Solicitor sponsors major art prize

Solicitor sponsors major art prize
Rhonda Dredge

A lot of planning goes into arranging a major art prize and finding sponsors is one of the more delicate tasks.

Peter Nevile donates the prize money for the runner-up at the Maritime Art Prize & Exhibition.

The $25,000 in prizemoney makes it one of the most lucrative in Melbourne.

The Australian National Line is a major donor and Mr Nevile got involved through his pro-bono work for exhibition organisers, the Mission to Seafarers.

“I don’t claim to be an expert,” he told Docklands News, but he does like the sea and has a feel for an artistic vision.

The theme for this year’s exhibition, which opens on October 30, is “The Relationship of Humanity to the Sea”.

The past two exhibitions have been held online so the Mission is looking forward to the public once again visiting their heritage building.

Mr Nevile began sponsoring the prize seven years ago and will be making a speech at the opening ceremony on October 29.

He runs a commercial law firm in Collins St but has always aimed for a “quirky” practice.

“I want my clients to feel at home here,” he told Docklands News. Many are overseas business clients, so he has a collection of artefacts in his board room, including a large Buddha.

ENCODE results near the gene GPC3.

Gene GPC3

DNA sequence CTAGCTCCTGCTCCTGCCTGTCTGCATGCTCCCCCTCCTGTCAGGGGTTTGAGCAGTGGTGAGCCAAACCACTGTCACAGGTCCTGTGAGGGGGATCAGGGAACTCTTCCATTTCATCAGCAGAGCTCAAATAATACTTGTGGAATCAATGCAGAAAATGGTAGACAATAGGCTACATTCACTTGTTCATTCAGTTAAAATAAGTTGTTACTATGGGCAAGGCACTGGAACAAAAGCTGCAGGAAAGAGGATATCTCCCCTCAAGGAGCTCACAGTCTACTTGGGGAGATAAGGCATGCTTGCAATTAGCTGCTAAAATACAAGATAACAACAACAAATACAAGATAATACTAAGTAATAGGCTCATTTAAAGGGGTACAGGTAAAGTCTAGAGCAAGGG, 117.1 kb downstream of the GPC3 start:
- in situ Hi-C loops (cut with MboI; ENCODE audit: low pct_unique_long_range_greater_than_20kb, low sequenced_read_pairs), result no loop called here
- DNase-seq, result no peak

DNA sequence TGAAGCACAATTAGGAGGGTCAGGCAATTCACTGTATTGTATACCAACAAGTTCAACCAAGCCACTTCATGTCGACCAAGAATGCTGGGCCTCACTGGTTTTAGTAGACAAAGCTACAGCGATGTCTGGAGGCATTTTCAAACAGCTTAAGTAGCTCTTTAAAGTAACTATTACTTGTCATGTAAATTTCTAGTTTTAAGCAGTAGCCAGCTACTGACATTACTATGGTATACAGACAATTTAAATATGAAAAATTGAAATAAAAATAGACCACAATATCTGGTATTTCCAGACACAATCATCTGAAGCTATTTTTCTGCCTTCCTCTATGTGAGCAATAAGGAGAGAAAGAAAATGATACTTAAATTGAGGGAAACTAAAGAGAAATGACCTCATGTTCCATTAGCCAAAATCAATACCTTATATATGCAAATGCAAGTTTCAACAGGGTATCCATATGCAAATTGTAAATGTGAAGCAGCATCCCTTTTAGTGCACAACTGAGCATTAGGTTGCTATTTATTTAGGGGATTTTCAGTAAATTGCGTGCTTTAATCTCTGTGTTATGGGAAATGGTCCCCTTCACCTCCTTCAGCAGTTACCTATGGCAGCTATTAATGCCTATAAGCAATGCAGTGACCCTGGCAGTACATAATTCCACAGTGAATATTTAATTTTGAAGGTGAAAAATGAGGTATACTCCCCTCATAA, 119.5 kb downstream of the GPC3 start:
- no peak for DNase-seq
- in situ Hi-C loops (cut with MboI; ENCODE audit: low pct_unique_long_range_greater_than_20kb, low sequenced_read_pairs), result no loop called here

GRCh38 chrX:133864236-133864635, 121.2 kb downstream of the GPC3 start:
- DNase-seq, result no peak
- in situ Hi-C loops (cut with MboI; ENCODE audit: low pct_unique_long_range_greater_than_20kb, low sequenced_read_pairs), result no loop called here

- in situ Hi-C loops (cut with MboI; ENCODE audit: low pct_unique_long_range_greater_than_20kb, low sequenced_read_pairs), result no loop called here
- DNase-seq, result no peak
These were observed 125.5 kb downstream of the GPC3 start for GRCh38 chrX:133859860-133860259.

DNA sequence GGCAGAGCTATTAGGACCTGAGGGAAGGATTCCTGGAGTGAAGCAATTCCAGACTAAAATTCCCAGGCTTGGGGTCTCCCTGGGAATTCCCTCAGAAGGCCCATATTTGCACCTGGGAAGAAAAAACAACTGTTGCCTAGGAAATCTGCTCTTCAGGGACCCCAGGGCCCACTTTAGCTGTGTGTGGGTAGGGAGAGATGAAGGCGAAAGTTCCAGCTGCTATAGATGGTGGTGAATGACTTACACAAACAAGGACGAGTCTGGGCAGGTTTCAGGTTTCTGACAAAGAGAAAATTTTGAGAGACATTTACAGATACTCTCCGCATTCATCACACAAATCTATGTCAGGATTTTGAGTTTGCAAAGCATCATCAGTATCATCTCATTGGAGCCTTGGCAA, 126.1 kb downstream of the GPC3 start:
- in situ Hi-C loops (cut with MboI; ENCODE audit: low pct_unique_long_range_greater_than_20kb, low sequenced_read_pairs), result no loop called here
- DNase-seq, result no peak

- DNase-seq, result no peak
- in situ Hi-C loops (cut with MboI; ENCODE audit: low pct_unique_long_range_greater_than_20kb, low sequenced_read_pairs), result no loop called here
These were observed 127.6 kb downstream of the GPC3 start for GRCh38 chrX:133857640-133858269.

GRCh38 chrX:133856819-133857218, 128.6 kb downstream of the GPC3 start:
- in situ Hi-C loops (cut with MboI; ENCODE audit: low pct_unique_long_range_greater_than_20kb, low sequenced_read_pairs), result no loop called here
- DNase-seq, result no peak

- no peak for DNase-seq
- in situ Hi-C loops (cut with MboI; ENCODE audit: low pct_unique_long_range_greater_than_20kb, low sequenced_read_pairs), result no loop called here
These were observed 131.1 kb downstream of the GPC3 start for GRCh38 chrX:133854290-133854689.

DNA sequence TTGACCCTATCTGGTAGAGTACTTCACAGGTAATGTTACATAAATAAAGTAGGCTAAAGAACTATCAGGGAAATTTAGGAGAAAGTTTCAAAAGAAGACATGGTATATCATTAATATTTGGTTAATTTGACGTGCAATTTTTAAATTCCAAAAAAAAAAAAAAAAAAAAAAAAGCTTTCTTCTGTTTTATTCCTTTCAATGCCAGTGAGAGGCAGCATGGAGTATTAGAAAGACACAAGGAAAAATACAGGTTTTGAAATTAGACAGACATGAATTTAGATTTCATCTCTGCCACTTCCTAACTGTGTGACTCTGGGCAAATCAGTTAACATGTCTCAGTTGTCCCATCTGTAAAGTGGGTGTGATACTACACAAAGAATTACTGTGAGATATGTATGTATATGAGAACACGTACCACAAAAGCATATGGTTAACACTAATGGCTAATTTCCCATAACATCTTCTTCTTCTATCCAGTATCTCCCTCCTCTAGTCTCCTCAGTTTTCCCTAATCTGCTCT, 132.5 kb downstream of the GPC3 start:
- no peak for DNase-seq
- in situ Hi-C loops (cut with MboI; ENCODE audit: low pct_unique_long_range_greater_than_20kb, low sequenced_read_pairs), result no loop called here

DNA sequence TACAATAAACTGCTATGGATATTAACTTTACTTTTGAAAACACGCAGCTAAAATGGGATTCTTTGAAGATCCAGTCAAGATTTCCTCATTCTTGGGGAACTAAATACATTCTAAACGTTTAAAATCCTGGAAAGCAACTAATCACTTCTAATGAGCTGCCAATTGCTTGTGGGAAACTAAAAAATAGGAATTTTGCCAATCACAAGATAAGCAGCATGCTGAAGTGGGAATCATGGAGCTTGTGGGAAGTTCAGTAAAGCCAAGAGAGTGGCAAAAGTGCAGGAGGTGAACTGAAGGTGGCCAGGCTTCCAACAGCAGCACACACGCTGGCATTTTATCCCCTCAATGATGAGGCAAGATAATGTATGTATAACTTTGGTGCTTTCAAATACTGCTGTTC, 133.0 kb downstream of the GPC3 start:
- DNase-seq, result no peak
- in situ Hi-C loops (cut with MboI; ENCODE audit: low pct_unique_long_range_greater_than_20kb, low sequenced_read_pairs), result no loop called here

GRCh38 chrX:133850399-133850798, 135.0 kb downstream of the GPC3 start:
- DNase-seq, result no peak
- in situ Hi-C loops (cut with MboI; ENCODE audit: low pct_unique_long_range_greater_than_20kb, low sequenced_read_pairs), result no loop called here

“If you walk out of this room and write down your recollection you’ll miss out the nuances, the time of the day, the light,” he said. “The immediate can’t give you the nuances. Art is a vision re-encountered in tranquility.”

Mr Nevile and his young solicitor mates first got involved in art as a social activity.

A gallery director introduced them to young artists such as Dale Hickey, Peter Booth and Paul Partos.

They had a few drinks together then they bought work to the value of $1500. He still has these in his home collection.

That early start made him aware of the presence art can introduce into a room and the way works grow on a viewer over time.

He says there are two ways of looking at the paintings in the exhibition: as metaphors for the human struggle as depicted in Old Man and the Sea and Moby Dick.

“They’re both good sea tales, both express man’s struggle against nature, the capricious forces of nature,” he said.

But when he saw a painting of a lifeboat adrift in the sea it made him think of the former.

Paintings are about ideas and this year’s theme accentuates the human response to the oceans.

20th Maritime Art Prize & Exhibition, Mission to Seafarers, September 30 to October 16. •


Caption: Art prize sponsor Peter Nevile in his eclectic boardroom.

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